From the President

I have a friend who thinks the Christmas season is way too short. His answer: he starts early. I was with him this October and I noticed he was playing Christmas music in the background. His assistant who was nearby said, “You should have been here last year. He started in July.”

I have similar feelings. I love the music of the season. But there is another reason I’m writing about Christmas now. The traditional season does not give us the time we need to ponder the great truths surrounding Jesus’ birth and life. So in a month when much of the world is still emerging from winter, it is time to reflect on some people vital to the Christmas story without being hampered by the busyness and distractions of December.

I have been struck by the courage of three individuals and one group who appear in the story of Jesus’ birth. Their willingness to do what they felt God was leading them to do is a tremendous example of how we should live even in the dead of winter.

My four are: Mary, Joseph, the Magi and Jesus Himself. Let’s begin with Mary. She was probably a teenager. If she were alive today, she might be involved in Young Life. (Yes, we do have Young Life in Nazareth!) Can you imagine one of the kids you know in your local Young Life club coming to you with the story that an angel had spoken to her and told her she would conceive and give birth to the Son of God and all this would happen while she was still a virgin? Would you have believed her even if she told you the exact words the angel said? Probably not. And if you wouldn’t believe her, do you think her friends at school, her family at home and anyone else in the community would? Did she decline the opportunity? No. She answered with these words, “I am the Lord’s servant. May your word to me be fulfilled” (Luke 1:38, NIV). Whatever the cost, I’m willing.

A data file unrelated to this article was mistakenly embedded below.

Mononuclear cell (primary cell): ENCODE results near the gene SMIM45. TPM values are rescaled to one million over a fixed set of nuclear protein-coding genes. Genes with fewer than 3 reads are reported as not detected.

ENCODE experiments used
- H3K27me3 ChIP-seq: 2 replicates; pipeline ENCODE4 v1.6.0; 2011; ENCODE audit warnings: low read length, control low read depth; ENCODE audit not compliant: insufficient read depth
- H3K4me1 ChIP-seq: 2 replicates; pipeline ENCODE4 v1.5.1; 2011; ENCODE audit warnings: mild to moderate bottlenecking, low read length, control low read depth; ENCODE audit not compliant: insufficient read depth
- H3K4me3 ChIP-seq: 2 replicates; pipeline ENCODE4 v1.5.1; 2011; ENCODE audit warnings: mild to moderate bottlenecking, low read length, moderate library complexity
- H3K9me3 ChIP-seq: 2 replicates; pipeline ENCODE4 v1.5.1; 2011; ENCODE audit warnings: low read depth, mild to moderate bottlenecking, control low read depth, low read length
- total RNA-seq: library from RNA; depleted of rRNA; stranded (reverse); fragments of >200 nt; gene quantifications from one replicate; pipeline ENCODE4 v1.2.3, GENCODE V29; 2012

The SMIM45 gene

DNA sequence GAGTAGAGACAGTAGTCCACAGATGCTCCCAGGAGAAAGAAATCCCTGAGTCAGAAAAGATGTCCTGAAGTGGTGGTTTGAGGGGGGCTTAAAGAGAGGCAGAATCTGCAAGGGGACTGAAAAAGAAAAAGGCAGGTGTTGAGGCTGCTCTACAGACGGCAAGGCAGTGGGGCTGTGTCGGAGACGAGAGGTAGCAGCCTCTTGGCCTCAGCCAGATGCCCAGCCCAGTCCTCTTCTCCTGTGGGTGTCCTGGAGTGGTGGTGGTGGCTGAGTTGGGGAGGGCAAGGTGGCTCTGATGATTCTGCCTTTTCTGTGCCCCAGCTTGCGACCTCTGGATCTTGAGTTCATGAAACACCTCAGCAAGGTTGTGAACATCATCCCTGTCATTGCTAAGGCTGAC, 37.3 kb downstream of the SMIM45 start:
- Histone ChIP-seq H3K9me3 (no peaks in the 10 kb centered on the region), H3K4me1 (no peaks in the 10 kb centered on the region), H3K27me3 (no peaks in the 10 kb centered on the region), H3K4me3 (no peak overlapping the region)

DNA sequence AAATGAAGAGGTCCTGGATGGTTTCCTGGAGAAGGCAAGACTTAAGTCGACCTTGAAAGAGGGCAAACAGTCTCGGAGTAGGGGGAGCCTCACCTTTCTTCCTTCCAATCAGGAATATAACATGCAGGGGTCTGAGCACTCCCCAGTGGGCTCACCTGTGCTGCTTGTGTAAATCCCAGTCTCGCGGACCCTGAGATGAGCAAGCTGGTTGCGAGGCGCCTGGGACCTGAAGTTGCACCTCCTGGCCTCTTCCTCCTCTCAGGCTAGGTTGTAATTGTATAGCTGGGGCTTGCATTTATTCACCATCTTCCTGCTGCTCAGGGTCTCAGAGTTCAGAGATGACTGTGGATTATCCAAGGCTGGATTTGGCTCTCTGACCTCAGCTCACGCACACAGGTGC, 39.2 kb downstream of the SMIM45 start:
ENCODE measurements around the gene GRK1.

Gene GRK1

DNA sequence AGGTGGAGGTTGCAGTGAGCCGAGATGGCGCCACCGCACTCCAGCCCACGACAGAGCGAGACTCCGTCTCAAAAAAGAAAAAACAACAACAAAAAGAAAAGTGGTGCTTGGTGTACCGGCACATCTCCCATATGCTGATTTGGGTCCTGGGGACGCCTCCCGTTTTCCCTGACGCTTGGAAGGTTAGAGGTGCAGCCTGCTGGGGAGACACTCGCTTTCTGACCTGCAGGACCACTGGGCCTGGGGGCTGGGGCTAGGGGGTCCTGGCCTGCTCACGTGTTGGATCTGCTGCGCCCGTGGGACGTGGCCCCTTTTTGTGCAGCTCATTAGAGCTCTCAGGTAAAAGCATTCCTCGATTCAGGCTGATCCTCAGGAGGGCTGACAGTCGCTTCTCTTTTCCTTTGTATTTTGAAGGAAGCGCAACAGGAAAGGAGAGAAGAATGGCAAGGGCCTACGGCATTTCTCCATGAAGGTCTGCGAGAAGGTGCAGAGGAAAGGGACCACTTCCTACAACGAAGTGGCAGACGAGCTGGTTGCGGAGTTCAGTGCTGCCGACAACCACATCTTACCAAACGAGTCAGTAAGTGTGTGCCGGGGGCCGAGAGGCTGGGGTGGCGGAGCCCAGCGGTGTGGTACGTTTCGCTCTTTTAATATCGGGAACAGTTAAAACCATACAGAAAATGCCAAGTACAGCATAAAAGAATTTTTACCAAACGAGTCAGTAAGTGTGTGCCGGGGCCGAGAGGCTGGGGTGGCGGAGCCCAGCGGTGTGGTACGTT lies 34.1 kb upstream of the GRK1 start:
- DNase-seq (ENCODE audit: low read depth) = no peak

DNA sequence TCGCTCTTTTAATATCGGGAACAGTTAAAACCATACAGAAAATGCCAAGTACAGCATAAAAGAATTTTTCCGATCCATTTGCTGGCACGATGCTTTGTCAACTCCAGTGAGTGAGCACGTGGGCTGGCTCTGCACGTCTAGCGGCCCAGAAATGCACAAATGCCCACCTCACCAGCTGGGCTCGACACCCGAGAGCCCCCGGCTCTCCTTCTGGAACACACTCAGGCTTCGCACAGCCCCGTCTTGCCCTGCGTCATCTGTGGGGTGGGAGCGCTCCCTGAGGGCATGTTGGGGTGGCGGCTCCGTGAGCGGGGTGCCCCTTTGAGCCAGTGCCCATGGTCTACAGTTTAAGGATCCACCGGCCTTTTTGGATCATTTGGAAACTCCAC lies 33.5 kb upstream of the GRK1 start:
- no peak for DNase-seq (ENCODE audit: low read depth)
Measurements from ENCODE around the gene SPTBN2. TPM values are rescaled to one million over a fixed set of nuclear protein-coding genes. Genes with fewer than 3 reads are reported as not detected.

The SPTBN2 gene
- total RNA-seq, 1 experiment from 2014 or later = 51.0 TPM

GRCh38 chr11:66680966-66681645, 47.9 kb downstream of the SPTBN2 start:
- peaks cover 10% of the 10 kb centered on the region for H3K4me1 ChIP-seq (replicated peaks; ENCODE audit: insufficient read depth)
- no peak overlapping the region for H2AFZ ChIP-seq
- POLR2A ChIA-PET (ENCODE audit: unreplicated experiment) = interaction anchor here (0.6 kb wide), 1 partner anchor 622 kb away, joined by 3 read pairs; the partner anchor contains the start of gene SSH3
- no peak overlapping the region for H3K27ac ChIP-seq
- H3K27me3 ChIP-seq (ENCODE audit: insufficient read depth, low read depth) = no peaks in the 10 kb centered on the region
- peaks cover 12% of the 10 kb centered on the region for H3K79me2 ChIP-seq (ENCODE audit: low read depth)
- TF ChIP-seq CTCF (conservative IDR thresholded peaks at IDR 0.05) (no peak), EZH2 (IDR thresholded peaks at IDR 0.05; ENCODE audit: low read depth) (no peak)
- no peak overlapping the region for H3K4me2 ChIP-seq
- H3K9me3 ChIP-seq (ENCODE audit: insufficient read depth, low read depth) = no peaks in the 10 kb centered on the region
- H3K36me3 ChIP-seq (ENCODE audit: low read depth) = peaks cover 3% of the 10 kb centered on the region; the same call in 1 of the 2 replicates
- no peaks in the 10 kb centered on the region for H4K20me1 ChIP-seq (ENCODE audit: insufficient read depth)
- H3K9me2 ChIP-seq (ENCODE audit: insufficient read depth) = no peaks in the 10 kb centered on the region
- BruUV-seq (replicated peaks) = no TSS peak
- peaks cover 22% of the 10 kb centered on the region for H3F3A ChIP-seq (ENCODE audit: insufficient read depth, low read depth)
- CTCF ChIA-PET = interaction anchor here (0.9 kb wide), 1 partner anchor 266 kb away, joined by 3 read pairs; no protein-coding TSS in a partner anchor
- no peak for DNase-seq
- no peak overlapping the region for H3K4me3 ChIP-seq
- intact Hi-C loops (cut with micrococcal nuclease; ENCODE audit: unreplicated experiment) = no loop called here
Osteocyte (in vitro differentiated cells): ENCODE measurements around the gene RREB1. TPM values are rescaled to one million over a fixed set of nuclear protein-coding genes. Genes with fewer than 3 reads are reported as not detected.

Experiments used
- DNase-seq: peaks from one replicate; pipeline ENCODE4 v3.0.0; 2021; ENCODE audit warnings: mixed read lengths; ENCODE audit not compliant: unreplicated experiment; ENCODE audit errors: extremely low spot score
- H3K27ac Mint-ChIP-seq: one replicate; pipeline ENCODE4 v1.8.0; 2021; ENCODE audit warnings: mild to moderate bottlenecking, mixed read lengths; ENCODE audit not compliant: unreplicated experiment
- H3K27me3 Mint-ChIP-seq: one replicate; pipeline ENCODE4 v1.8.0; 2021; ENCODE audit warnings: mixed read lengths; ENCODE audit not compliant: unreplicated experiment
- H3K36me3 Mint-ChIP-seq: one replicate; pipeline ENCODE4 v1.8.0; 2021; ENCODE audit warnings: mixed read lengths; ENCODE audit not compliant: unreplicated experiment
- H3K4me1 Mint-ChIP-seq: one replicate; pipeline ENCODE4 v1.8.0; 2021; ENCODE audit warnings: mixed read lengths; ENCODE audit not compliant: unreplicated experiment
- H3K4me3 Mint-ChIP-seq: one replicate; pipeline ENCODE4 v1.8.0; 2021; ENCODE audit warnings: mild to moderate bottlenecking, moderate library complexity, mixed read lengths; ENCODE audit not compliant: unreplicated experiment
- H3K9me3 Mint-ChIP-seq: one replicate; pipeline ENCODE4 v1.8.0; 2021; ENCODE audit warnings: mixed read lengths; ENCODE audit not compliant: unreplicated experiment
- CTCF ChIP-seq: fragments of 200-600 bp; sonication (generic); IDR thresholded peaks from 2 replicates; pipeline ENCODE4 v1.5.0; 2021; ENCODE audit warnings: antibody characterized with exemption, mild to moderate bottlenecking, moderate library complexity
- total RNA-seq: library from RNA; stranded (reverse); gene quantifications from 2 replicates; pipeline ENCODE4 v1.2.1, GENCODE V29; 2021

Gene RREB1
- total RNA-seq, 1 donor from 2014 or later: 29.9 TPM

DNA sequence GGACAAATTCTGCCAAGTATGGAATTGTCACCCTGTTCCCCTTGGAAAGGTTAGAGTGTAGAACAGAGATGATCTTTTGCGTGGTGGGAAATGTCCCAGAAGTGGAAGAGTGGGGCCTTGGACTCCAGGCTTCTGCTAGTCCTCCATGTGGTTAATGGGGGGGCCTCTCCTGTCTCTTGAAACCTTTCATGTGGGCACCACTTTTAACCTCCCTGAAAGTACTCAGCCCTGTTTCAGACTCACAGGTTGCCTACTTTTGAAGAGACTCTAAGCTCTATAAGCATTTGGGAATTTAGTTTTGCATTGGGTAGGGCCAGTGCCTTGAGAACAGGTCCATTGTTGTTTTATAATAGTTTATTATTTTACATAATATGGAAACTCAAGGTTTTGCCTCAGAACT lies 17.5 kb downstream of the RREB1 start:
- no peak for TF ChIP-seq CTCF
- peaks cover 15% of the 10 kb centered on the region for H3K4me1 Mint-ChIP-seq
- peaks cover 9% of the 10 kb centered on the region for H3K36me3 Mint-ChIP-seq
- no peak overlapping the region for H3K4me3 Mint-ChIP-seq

Then there’s Joseph. He’s engaged to a lovely young woman. I’m sure he’s looking forward to marriage. Then his fiancée comes to him with an unbelievable story of why she’s pregnant. He doesn’t buy it. Described as a “righteous man,” he will end the relationship quietly. But an angel appears to him in a dream, and gives Joseph more information. “When Joseph woke up, he did what the angel of the Lord had commanded him and took Mary home as his wife.” Did this change the carpenter’s life? Radically. But this small-town man had been chosen and he was obedient.

Then there are the Magi, the Wise Men. They were not Jews; they were Gentiles. But they felt led to follow the star on a very long and dangerous journey from the East. They were courageous, adventurous, bold. They defied King Herod. Their role was so important that the Bible includes them in this Christmas story.

Finally and foremost there is Jesus Christ. Paul summarizes who he is and what he did in Philippians 2. “Who, being in very nature God, did not consider equality with God something to be used to his own advantage; rather, he made himself nothing by taking the very nature of a servant, being made in human likeness ... he humbled himself by becoming obedient to death — even death on a cross.” Jesus experienced rejection, pain and the penalty of our sin! And that’s the heart of the Christmas story.

Courage, conviction, obedience, salvation. All topics too important to be left for December.​
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